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Romano-British interlace

Object number: ROMGH.1998.31.2

Type: Poster

Material: Ballpoint pen, Paper, Pencil

Width: 53.4cm | Height: 41.8cm

Production date: 1948 - 1968

 Yes you can     No you cannot
Use the same Celtic patterns in your art and craft work Yes
Use this design for commercial purposes without the permission of the Copyright holder No
Commercially reproduce this object without the permission of the Copyright holder No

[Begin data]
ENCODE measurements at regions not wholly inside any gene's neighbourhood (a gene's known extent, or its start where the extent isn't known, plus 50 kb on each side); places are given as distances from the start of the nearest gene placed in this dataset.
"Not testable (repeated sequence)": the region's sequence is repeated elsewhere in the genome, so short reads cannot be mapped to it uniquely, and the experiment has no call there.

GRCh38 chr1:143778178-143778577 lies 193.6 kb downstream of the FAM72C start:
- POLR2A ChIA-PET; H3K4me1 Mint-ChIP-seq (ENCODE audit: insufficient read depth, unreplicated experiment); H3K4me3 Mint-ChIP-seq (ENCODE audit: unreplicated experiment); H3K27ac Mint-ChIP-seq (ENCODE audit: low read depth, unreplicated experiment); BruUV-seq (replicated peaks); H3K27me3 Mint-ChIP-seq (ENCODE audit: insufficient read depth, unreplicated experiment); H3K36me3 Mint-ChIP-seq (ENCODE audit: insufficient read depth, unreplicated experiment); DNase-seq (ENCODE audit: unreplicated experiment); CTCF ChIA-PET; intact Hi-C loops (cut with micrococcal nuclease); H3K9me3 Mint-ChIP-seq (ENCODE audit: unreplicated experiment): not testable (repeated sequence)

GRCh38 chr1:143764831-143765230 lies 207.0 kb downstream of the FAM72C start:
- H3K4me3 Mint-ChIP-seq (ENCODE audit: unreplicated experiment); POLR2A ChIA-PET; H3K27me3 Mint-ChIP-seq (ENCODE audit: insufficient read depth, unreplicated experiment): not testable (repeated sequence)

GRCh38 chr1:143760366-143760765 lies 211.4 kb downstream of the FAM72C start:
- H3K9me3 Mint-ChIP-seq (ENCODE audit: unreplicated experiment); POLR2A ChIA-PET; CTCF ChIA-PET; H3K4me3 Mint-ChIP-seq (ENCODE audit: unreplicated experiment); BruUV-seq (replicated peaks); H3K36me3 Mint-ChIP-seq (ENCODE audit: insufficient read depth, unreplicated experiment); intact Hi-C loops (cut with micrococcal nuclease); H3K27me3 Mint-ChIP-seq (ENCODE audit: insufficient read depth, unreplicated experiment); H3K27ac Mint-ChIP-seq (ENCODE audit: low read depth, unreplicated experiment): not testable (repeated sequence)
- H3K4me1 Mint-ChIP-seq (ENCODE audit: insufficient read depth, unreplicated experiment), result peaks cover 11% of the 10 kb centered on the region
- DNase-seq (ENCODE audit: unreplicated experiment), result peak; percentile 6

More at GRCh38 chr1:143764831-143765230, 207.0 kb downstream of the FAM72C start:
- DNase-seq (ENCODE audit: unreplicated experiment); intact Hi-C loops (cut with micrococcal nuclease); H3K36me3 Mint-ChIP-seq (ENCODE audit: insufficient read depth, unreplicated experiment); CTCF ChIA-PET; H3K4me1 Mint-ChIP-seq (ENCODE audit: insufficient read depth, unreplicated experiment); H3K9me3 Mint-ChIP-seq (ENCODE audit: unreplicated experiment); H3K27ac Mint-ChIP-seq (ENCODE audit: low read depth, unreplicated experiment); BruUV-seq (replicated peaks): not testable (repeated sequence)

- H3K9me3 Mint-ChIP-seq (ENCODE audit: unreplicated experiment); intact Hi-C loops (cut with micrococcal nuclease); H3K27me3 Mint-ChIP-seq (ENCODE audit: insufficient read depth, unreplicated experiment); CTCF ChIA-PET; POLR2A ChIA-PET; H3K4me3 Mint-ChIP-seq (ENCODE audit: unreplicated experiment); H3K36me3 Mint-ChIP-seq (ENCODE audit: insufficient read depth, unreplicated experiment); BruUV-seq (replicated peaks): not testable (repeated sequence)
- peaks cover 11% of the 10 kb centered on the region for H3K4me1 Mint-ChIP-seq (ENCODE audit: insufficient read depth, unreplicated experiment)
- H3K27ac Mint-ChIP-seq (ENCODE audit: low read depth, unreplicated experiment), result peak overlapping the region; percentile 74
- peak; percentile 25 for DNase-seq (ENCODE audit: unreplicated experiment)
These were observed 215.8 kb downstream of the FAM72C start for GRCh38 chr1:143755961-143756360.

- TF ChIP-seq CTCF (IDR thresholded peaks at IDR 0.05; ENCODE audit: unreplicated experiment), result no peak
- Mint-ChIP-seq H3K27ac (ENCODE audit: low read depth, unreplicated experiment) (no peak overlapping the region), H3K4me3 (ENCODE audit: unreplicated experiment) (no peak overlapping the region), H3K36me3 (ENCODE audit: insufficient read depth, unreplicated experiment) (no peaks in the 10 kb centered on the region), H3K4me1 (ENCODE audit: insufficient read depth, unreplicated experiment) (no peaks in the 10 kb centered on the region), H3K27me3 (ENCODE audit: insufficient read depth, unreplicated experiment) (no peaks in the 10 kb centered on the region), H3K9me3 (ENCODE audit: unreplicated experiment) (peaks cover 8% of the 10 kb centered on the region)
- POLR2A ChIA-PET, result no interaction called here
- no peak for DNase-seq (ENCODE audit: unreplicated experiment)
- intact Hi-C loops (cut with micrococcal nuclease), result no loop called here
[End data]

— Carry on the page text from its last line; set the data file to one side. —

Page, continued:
George Bain recognised the importance of the single, continuous strand in borders and panels. He works out how to create this effect by applying ‘odd number’ spacing to just one side of a design. Here he shows two examples. Both are based on an interlace border on a mosaic at the Chedworth Roman villa, Gloucestershire.

Bain felt that Pictish artists and designers used the continuous line to symbolise eternity. This is a fundamental belief in Christian and other religions. In this drawing he links the interlaced line with pre-Christian philosophies. Here, he quotes the classical writers Virgil and Pythagoras to support his theory.

Author: Alastair Morton

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